New clause 1 - Discrimination in appointments

Part of Police (Northern Ireland) Bill [Lords] – in a Public Bill Committee at 2:45 pm on 11th March 2003.

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Photo of David Wilshire David Wilshire Conservative, Spelthorne 2:45 pm, 11th March 2003

The Chief Constable has no alternative but to uphold the law, which states what he will and will not do. If it states that he will recruit 50 per cent. of this or that group and do it in a certain way, he has no choice but to do it, as that is the nature of the job. But it would be far more sensible for an Act of Parliament to lay down the ultimate objective and leave the Chief Constable with the discretion to achieve it in the most practical way, which causes the least difficulty and upset the fewest people. It would be sensible, not only in respect of new clause 2, to say that the Chief Constable must decide these matters.

New clause 3, which I would link with this part of new clause 2, deals with what happens if the current way of doing things does not work. If we reach a position where the threat of being burned out of one's house or having one's kneecap shot off is applied and the number of Roman Catholics seeking to join the police nosedives again through intimidation, only another handful of applicants—after all, only a

handful applied under current legislation—will apply and we will end up with a shortage of police officers. If something like that were to happen, new clause 3 would provide a sensible safety mechanism. I would be willing to place the responsibility with the Chief Constable, who has the operational challenge of providing practical policing in part of the United Kingdom, irrespective of whether we have solved earlier problems. That part of new clause 2 is eminently sensible and new clause 3 ties in with it by providing an escape clause if the practicalities become unmanageable.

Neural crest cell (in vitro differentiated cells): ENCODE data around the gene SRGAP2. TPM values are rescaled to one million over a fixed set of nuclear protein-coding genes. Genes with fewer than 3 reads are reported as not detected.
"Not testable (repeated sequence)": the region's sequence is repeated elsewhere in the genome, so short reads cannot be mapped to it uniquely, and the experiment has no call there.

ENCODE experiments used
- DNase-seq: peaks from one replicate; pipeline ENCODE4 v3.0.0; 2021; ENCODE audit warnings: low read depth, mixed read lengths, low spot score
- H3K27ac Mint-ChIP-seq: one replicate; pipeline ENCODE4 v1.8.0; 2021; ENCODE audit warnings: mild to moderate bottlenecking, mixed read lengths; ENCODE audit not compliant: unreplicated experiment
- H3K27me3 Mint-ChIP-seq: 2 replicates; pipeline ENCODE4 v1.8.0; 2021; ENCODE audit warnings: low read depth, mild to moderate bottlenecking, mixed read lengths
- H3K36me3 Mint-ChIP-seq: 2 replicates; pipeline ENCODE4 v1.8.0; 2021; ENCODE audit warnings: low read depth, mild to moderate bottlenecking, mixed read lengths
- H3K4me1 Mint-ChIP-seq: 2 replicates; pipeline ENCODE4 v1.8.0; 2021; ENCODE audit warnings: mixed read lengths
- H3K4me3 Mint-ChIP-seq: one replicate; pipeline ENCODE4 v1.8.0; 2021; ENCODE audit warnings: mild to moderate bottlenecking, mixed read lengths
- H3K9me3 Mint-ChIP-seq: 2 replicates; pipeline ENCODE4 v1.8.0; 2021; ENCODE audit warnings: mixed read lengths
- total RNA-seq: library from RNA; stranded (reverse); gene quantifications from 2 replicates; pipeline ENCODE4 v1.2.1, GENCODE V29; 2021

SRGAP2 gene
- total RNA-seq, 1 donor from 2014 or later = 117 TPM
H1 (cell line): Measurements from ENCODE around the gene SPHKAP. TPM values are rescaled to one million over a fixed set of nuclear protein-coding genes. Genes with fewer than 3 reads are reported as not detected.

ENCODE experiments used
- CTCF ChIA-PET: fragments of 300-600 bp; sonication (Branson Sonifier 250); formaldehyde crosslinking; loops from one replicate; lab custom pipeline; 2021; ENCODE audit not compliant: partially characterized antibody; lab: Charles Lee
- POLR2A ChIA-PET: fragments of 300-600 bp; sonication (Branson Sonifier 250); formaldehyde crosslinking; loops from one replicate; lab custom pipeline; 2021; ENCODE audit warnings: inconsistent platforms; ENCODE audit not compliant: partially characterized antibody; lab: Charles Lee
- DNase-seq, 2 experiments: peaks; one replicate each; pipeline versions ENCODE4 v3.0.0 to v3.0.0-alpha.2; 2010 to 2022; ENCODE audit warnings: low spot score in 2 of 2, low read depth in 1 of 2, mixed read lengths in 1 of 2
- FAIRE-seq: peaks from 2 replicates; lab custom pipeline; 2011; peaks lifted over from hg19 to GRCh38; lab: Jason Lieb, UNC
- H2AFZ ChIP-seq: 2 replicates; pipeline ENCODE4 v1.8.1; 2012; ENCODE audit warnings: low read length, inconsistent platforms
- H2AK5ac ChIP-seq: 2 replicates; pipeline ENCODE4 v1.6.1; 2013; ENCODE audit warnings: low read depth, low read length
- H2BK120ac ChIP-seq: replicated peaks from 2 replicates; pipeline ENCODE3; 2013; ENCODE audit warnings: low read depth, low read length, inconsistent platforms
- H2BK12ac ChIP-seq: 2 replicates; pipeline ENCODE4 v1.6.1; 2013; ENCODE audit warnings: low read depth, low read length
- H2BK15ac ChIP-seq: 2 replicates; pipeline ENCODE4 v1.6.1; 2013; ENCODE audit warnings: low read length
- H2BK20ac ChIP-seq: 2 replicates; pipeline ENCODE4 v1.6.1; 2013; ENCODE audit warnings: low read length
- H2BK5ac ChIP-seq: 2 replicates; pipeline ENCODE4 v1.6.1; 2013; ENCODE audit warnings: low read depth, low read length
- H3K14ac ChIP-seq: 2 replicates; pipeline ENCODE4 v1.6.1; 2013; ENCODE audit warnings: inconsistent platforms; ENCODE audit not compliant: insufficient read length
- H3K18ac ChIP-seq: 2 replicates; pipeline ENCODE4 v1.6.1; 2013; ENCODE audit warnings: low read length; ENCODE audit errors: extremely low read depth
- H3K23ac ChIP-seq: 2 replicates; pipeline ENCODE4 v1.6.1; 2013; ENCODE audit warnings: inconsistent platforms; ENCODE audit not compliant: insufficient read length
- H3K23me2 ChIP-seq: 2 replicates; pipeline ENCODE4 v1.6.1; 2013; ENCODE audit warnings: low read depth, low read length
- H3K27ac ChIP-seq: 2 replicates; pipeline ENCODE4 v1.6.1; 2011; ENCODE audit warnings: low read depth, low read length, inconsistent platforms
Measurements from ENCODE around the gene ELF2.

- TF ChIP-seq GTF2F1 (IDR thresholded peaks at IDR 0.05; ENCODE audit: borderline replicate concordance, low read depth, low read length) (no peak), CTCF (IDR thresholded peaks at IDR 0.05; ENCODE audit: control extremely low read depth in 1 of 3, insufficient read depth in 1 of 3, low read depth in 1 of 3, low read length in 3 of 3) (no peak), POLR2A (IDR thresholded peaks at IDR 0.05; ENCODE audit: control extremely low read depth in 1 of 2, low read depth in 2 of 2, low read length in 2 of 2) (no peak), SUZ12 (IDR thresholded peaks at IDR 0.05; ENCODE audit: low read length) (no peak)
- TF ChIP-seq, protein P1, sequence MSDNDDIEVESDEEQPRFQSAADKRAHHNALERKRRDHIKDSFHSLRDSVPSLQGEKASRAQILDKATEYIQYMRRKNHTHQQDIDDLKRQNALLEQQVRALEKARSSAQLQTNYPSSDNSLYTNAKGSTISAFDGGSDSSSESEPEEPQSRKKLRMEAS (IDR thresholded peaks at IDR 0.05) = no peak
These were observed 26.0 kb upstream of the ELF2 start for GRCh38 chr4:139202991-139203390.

New clause 2 may provide an opportunity to explore an alternative way of achieving the Government's objectives. We should flag up under-representation and introduce procedures that will help to recruit people to redress the balance. One of the problems is that the 50:50 rule is viewed as simplistic with 50 per cent. here and 50 per cent. there. The second 50 per cent. gathers the others, but no attempt is made to view it in other than sectarian terms.

Reflecting on the wording of the right hon. Member for Upper Bann, I wonder whether he has transposed social groups with ethnic groups. Are not the ethnic groupings the ones where a balance must be sought and the social groupings simply part of it? I have never viewed Northern Ireland's problems in terms of social groupings: focusing on different ethnic groups is important and referring to their religion is often only shorthand. Considerably more than religion is at stake, as religion is just one part of the different history, traditions and ways of life of two communities. I support the principle of the new clause, but not necessarily the wording.

As to the items listed in the new clause, I assume that it is reasonably straightforward to work out which ethnic group and perhaps social group people belong to. It may not be difficult to work out which sex people belong to, but I stop short of endorsing ''sexual orientation'', because I have not the slightest idea what would establish the sexual orientation of every police officer in the NIPS and I would not encourage the Chief Constable to ask.

Some practical problems remain with the wording, but I have no difficulty in supporting new clauses 2 and 3. At a push, I would support new clause 1 as well, but I would prefer to settle for new clause 2.